Uneven Debussy From Idil Biret

Review by: Jed Distler


Artistic Quality: 6

Sound Quality: 7

One noticeable characteristic of what appears to be the first installment of a Debussy cycle from pianist Idil Biret is the close-up, full-bodied engineering–a far cry from Debussy’s oft-quoted “piano without hammers” paradigm. The sonics convey an impression that Biret never plays softly.

For the most part, both books of Images go well. Biret may not match Michelangeli’s micro-levels of tonal application, but seasoned pros would be happy to claim her fluidity and sensitivity throughout Reflets dans l’eau and Hommage à Rameau. By contrast, Mouvements is clunky and square, while the first two Images Book II selections lack the last degree of textural transparency. Biret’s spare pedaling renders the Poissons d’or as fish out of water, but at least her dry phrasing never turns percussive, while La plus que lente transpires with expansive, old-school rubatos.

Although Etude No. 1 is dry and dynamically undifferentiated, I admire the assured symmetry of Biret’s five-finger scales. The shapely flow of No. 2’s relentless thirds and No. 4’s sexy sixths, plus Biret’s brisk and supple way with No. 6’s rapid eight-finger figurations all are worth noting. While Biret labors a bit over No. 9’s repeated notes, her capricious phrasing in No. 11 totally befits the music’s sudden mood shifts. All the more reason why her heavy-handed, lifeless treatment of No. 10 utterly baffles. In terms of the text, Biret plays an E-flat instead of an E-natural in measure 8, and plays F-sharp as F-natural in the chords marking the downbeats of measures 26 and 28, consequently rendering these chords as D minor seventh instead of D seventh. Unless Biret is following an edition unknown to me, these are curious misreadings.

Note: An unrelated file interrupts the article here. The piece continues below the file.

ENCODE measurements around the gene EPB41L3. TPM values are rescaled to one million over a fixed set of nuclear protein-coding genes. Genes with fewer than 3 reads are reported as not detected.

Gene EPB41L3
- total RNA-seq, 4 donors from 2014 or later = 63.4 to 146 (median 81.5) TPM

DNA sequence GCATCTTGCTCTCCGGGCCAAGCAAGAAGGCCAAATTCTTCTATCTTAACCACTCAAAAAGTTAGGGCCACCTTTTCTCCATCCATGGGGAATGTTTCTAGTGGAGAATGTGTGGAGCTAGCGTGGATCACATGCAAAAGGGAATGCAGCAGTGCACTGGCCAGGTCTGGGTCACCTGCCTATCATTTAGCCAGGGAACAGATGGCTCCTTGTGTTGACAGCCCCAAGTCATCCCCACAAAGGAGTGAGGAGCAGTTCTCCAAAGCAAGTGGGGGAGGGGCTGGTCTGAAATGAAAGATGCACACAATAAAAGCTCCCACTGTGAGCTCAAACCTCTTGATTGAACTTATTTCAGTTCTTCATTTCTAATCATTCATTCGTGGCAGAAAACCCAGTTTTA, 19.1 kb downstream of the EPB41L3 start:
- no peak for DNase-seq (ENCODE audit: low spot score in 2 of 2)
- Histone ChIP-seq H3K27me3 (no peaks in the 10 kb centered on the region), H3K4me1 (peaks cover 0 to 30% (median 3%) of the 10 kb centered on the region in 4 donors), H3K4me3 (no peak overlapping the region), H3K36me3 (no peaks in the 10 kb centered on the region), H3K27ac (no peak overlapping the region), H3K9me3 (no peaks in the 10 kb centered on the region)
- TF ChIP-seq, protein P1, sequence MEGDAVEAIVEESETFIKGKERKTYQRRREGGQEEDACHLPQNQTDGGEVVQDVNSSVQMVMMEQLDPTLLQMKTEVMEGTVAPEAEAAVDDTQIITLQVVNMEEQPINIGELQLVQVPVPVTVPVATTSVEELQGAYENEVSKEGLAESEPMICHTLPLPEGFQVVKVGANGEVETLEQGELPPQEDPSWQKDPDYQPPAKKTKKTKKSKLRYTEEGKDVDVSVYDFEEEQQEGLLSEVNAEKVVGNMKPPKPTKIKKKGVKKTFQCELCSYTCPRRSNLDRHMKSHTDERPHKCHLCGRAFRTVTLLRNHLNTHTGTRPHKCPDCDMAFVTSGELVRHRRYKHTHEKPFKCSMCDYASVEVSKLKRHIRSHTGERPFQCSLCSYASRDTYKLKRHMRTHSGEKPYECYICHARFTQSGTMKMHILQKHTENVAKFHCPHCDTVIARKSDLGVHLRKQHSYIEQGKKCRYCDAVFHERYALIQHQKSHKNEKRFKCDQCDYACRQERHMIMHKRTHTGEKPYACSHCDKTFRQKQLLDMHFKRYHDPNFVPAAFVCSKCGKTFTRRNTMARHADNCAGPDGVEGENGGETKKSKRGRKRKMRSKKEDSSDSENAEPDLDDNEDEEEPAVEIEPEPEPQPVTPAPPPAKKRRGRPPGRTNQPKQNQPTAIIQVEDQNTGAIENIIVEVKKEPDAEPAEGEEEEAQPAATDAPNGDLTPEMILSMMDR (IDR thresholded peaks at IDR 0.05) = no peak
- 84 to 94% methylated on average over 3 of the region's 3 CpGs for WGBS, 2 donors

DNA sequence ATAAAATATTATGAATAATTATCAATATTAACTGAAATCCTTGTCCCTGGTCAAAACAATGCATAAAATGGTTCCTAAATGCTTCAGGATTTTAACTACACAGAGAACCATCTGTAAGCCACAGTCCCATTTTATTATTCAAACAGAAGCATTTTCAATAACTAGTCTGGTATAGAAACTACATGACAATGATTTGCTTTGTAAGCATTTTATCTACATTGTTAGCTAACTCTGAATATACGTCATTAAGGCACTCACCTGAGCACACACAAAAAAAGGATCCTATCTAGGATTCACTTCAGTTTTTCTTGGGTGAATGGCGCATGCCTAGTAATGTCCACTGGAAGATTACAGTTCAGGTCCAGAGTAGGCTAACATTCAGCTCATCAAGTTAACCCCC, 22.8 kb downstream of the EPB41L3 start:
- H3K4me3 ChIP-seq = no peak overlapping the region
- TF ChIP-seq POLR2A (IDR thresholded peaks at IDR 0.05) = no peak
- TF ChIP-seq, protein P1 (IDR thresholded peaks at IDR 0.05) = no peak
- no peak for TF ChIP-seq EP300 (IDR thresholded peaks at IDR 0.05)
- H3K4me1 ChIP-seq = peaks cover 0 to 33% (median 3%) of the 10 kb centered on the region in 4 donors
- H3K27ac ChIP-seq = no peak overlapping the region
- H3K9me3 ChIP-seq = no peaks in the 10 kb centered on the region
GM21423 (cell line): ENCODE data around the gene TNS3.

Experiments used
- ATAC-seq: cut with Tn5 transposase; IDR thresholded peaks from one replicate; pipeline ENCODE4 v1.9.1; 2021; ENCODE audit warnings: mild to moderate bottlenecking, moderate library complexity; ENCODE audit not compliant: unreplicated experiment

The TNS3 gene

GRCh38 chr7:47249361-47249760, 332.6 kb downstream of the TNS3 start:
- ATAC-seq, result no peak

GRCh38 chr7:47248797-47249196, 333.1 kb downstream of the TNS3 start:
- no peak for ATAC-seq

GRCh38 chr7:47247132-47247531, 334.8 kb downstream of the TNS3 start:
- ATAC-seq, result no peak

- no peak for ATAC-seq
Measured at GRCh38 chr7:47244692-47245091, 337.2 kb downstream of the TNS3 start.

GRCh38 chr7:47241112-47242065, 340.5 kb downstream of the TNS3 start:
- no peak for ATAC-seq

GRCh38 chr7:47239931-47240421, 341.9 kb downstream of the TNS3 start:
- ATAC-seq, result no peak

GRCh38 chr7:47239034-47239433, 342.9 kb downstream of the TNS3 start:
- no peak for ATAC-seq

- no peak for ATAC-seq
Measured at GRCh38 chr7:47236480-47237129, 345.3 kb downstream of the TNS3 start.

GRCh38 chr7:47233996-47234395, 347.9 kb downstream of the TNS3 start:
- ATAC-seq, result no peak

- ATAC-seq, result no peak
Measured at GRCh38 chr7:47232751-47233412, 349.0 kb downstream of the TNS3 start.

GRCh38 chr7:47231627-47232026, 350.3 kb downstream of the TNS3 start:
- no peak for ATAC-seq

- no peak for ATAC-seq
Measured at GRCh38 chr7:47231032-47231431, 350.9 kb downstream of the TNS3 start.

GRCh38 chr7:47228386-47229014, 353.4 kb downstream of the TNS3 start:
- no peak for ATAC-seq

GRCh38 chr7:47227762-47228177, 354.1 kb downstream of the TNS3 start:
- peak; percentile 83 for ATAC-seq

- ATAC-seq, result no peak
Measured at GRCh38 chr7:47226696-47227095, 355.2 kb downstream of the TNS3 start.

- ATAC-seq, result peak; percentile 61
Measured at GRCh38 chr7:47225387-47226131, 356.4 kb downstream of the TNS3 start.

Her capable yet basically arid Suite bergamasque and Pour le piano compete with decades worth of superior editions, although the former’s Sarabande stands out for superb legato chord playing. I suspect that L’isle joyeuse’s swirling rhythms bog down to ensure accuracy. The first book of Préludes also prove alarmingly uneven. Danseuses de Delphes becomes slower and heavier as it unfolds, yet Biret keeps Voiles textural layering alive and afloat. The airless acoustic compromises Le vent dans la plaine’s bristling aura, but by playing Les sons et les parfums tournent dans l’air du soir straight, Biret brings out the music’s dance roots. Again, the close microphone placement grossly amplifies the hushed shimmer characterizing Des pas sur la neige and La cathédrale engloutie.

To play Ce qu’a vu le vent d’ouest with minimum pedal and maximum digital prowess is to mistake Debussy’s turbulent jet streams for a dust storm. And while Biret expertly taps into Minstrels’ cake-walking idiom, La danse de Puck’s lilting choreography comes off stiff and arthritic. It’s amazing how Biret continues to record prolifically in her late 70s, yet perhaps not surprising that her artistry remains unpredictable.

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Recording Details:

Album Title: Idil Biret Solo Edition 10/11
Reference Recording: Images: Michelangeli (DG); Etudes: Uchida (Decca), Suite bergamasque: Bavouzet (Chandos); Pour le piano: Moravec (Supraphon), Preludes Book I: Osborne (Hyperion)

    Images Books I & II; La plus que lente; Etudes Books I & II; Suite bergamasque; Pour le piano; L’isle joyeuse; Preludes Book I
  • Idil Biret (piano)
  • IBA - 8 571401 02
  • CD

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